If, however, the plans for terrorist attacks on the UK are not a significant part of their strategy, the current policy of intelligence-led assassinations is likely to be sufficient. Its communication must however change. IS attracts young men by promising them renown, adventure and a glorious death. Having your assassination announced by the Prime Minister in the House of Commons is the highest fame to which a British jihadi can aspire. The publicity that the Government has chosen to give his policy isn’t only unseemly, it’s also dangerous. Furthermore, the Government’s case will suffer unnecessarily from having to link every operation to such direct attacks – and also, like claims that Saddam Hussein had WMD, intelligence-based claims are vulnerable to being falsified. If major operations against IS are proposed, they will need to be based on more than intelligence reports if political support for them is to be sustained.
Operations against IS will not, of course alleviate the refugee crisis. Indeed if the pressure on IS is stepped up, more refugees will flee the intensified fighting, at least in the short to medium term. If the UK is to do more than pay for humanitarian aid, it would need to take part in missions to protect Syrians from Assad’s campaign of terror.
Two serious options have been canvassed: a no-fly zone and the establishment of safe areas. Both would be sizeable operations and require a coalition of Western states and friendly regional forces to prosecute. A no-fly zone over major concentrations of population outside regime control in Syria: northern Aleppo, Idlib and the Deraa in the south, could prevent the regime from using its most indiscriminate methods of terrorising rebel-controlled territory. Its establishment would however be far from trivial. Syria has an advanced air defence network, which has recently been reinforced by Russia. A full scale mission to deactivate it, though eminently feasible, would meet with Russian obstruction.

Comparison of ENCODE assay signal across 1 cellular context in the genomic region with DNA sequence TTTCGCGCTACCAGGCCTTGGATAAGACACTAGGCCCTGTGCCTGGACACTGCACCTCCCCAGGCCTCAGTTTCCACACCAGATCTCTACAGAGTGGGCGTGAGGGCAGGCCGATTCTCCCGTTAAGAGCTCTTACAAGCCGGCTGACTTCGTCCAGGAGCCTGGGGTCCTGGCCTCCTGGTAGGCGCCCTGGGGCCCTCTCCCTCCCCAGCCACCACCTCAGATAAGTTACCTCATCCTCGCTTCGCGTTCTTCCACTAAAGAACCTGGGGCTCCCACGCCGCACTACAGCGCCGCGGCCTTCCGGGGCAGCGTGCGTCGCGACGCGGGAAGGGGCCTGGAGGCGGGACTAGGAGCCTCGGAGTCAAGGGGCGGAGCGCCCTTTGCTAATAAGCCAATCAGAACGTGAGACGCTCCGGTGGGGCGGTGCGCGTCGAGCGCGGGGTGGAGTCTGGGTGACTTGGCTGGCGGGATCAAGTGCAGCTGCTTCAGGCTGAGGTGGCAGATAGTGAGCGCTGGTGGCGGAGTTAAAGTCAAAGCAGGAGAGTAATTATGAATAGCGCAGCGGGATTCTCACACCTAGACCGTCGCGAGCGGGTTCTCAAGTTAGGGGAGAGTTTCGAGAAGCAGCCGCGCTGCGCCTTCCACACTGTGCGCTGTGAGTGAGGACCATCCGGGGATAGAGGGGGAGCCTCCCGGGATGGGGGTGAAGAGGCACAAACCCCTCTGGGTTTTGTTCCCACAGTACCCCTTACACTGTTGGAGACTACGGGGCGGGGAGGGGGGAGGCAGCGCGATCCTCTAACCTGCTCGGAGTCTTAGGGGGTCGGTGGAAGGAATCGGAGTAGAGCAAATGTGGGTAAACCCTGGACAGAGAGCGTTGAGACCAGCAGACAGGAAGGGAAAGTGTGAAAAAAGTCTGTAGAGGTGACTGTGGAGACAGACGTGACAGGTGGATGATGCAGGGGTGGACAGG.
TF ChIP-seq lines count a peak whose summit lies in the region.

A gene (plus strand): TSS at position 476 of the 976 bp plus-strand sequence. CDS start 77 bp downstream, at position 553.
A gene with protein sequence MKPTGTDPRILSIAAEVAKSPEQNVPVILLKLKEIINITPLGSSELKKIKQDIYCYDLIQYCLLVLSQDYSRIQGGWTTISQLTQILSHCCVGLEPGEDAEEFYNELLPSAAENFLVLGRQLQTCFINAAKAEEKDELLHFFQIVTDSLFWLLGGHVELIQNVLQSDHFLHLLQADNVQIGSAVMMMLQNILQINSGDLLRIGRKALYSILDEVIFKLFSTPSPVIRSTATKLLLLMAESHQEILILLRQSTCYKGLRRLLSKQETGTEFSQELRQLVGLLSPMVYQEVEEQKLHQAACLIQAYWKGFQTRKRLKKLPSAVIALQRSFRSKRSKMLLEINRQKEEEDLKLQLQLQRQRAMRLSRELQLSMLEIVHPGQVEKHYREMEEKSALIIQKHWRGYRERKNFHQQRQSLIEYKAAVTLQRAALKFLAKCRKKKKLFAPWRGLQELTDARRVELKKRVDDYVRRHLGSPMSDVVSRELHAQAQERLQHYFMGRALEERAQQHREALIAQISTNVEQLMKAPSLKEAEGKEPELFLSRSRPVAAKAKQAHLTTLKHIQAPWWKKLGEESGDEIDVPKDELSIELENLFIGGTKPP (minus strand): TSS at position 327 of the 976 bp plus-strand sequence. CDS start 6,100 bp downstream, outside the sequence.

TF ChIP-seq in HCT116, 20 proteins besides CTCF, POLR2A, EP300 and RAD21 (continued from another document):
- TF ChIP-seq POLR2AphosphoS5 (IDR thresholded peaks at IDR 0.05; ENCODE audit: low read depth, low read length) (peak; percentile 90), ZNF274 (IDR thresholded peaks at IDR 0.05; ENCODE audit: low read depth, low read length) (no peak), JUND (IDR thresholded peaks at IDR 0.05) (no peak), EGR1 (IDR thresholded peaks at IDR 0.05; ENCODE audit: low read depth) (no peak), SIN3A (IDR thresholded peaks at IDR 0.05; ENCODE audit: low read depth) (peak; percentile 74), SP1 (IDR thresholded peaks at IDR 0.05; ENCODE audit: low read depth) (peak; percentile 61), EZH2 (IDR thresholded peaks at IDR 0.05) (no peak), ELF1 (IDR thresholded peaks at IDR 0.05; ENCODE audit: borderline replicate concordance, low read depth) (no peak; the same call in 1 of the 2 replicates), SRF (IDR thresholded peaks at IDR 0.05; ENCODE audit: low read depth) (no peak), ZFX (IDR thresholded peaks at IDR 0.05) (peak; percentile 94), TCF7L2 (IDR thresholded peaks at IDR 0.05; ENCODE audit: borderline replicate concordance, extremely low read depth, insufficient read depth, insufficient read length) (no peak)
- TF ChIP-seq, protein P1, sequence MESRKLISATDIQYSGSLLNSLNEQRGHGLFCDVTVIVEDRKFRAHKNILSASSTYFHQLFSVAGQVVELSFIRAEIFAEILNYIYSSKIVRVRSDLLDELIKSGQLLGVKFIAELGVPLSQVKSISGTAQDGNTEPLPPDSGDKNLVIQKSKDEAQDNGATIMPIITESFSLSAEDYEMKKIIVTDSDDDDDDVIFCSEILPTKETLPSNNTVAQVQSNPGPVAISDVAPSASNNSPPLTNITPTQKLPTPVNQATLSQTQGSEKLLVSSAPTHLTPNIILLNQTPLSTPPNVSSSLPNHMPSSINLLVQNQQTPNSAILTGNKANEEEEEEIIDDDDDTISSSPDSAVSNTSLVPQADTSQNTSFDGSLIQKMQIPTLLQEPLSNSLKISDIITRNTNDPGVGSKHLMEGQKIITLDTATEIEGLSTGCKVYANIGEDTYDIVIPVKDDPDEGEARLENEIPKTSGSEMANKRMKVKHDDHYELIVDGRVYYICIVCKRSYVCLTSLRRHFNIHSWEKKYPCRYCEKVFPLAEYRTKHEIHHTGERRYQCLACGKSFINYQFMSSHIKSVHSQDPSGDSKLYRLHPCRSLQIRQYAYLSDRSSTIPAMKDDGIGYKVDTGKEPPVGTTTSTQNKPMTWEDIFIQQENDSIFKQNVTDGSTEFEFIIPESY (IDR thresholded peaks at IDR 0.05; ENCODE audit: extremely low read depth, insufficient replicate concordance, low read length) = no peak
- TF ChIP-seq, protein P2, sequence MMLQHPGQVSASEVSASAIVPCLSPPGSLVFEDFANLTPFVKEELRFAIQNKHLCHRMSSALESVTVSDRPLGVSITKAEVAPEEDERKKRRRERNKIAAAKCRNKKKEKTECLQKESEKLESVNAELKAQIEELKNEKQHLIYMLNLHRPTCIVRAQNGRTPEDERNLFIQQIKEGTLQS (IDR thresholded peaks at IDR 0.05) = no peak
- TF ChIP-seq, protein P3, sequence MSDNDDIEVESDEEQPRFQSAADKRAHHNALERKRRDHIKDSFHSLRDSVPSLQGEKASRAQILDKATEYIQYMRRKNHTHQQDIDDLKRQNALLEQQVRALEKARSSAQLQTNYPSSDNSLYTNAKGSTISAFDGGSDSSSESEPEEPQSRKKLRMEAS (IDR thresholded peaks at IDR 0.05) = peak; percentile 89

Nevertheless, an understanding that the no-fly zone would be restricted to protecting areas of civilian population and would not be aimed at weakening Syria’s other air defence capability, or interfering with Iranian operations in support of Assad, is conceivable. It could perhaps be reached if Damascus feared the destruction of its air defence network if it did not acquiesce in the limited no-fly zone.
Safe areas are a bigger challenge. It is possible to conceive of one in the south of the country, where there are signs that non-Islamist rebels are making progress. If this is indeed the case, such an area could provide a place for rebels to begin building the institutions of a new Syria, and for internally displaced Syrians to move to and start rebuilding something closer to normal lives. Protecting it would however require at least the credible threat of significant military force, beyond that needed for a no-fly zone. A safe area would not be viable unless people were actually safe there, not only from aerial attack but also from shelling and infiltration by Assad’s or IS’s militias. This task could only really be performed by the Jordanian military, supported by select specialist Western units that might, just about, fit the definition of “non-combat forces.” Other regional forces are neither available nor capable. Turkey’s current political crisis, and the strength of the Al-Qaeda-affiliated Nusra Front, render an equivalent zone in the north impossible for the time being.
Well designed military intervention could contribute to alleviating the worst of the horror that Syrians are suffering. But if it is to succeed it will require effort and resources closer to that applied in Kosovo in 1999 than in more recent operations like that in Libya. It would have been easier to intervene at the start of the rebellion, and still possible, though not without difficulty, in 2013. The choices are now more difficult. They will only get harder if we don’t face them now.